New freshwater policy a win – but more work needed
It was lost in the political turmoil of the week, but on Wednesday the Government released their freshwater policy – including a new National Policy Statement on Freshwater Management.
The NPS-FM is a big deal – it tells regional councils how to set rules and limits for nutrients and pathogens in our waterways. It will dictate how clean our rivers must be, and whether they are safe for humans, and for freshwater animals and plants. Although the focus has been on what humans need to enjoy a swim in the river safely, we also need to get the balance right for our native wildlife that depends on clean water as well. For our fish, aquatic insects, and plants, it’s about more than swimming – it’s about living.
As you’ll remember, back in February Environment Minister Nick Smith released the draft of this policy. According to the draft, our rivers would be allowed to reach ecological toxicity. They could also be toxic to humans. One out of every 20 people coming into contact with the water could get sick. Family picnics and fishing trips would have a 1 in 20 chance of ending in vomiting and diarrhoea, of ending in hospital.
Nick Smith fronted a policy that renamed ‘wadeable’ water ‘swimmable’. Nutrient levels had been set at a concentration that would kill freshwater fish. Even worse, hardly any of the rivers and streams people actually swim in would be affected by the policy at all.
Scientists were incredulous, and the public were outraged. Forest & Bird walked away from the Land and Water Forum – the stakeholder group that had been making recommendations to the Government. The media had a field day, and Nick Smith looked out of touch and foolish.
But our rivers got a second chance. The disastrous draft was consulted on, with 4000 out of 9000 submissions coming from Forest & Bird supporters. And our advocacy made a difference. The final version has just been released – so what does it offer for our lakes, rivers and aquifers?
Ecological health will be measured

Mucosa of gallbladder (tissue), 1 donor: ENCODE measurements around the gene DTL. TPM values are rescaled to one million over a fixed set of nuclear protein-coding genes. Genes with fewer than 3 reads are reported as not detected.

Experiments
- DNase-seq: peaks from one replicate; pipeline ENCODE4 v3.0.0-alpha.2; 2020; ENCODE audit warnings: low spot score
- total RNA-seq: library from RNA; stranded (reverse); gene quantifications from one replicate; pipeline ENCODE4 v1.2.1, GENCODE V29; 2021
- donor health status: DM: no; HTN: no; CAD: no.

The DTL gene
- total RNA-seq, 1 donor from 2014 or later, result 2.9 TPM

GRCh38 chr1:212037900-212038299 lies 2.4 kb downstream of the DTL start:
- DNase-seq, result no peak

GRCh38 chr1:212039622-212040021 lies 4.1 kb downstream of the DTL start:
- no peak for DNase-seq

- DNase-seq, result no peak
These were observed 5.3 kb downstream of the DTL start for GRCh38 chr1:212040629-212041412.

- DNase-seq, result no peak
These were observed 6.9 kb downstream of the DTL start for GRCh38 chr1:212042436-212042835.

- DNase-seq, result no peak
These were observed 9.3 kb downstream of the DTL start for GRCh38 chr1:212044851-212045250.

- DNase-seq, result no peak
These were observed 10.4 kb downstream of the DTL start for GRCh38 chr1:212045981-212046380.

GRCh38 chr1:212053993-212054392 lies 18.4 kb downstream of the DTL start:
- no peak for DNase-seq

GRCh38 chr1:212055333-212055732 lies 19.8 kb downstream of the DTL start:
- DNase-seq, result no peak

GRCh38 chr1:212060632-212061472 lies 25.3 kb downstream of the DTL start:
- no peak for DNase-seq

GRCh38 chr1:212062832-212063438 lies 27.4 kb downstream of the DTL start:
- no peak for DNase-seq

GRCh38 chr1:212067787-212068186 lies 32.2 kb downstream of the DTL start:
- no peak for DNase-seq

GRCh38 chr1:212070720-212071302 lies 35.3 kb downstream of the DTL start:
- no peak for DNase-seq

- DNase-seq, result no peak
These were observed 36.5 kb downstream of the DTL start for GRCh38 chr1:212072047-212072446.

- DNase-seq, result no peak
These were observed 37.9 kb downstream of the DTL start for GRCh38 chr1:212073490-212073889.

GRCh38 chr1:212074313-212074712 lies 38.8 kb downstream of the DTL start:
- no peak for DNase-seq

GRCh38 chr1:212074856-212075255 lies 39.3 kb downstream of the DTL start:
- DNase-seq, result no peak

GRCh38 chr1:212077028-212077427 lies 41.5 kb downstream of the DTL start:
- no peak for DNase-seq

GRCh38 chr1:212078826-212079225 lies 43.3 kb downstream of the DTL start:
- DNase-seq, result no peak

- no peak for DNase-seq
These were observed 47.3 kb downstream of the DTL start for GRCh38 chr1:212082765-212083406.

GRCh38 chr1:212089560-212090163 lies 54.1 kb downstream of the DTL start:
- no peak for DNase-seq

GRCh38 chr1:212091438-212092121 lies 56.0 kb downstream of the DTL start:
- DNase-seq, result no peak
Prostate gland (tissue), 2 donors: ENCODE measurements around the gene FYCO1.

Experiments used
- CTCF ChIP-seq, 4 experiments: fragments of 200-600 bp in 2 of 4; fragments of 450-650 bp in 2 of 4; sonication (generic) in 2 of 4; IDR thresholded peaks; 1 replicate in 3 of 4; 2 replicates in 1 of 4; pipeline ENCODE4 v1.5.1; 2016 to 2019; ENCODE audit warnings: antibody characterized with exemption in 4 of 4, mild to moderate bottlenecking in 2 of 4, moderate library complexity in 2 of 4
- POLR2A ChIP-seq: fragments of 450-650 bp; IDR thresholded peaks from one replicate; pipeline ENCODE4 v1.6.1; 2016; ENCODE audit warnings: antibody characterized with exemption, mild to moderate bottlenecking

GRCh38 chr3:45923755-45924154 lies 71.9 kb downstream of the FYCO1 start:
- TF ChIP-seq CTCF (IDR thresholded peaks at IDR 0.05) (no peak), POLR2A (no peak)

This is a major step forward that Forest & Bird focused on in our submission and on the Land and Water Forum. The previous draft focussed on human health (swimmability), but what affects humans (E.coli from cow faeces) does not affect aquatic life in the same way at the same levels. Limiting nutrients, particularly nitrogen, is key for achieving ecological health.
Regional councils will now receive guidance on limiting two key parameters for measuring dissolved nutrients – DIN – dissolved inorganic nitrogen and DRP – dissolved reactive phosphorus.
However, the nitrate attribute levels are still too low. At the limit in the policy, they will maintain a level of toxicity that prevents native fish and insects from thriving.
Inclusion of MCI threshold
The Macroinvertebrate Community Index (MCI) for waterways will be monitored and will require action when it falls to a level of 80 or is showing a declining trend. This is a big improvement, however Forest & Bird’s submission called for an MCI of 90 because once a stream reaches 80, the ecosystem has long been in decline and may be far beyond repair. Many scientists are now recommending 90 as the absolute minimum for ecological health.
The risk factor for getting sick is still too high. E.coli standards still exclude the vast majority of rivers and lakes, and also it has been left to regional councils to determine which water bodies are ‘official’ swimming spots. This is subjective and could be taken advantage of.
Climate change and underground aquifers are not meaningfully considered in the policy. These are both huge issues that will influence the availability and quality of water everywhere. It makes no sense to pretend that climate change isn’t happening, and won’t impact on our water ecology.
Overall, Forest & Bird sees the inclusion of ecological health markers such as MCI, DIN and DRP as a big step forward, and can be largely attributed to the work that Forest & Bird and our supporters have done alongside other key organisations. We will continue to work for genuine improvements to clean water policy both nationally and regionally.
That’s why we’ll be supporting the upcoming Vigil for Water. On August 20, communities will join together to light a candle for clean water, in solidarity with those affected by water contamination in Havelock North.
We will continue to fight for fresh water – for people, and for nature.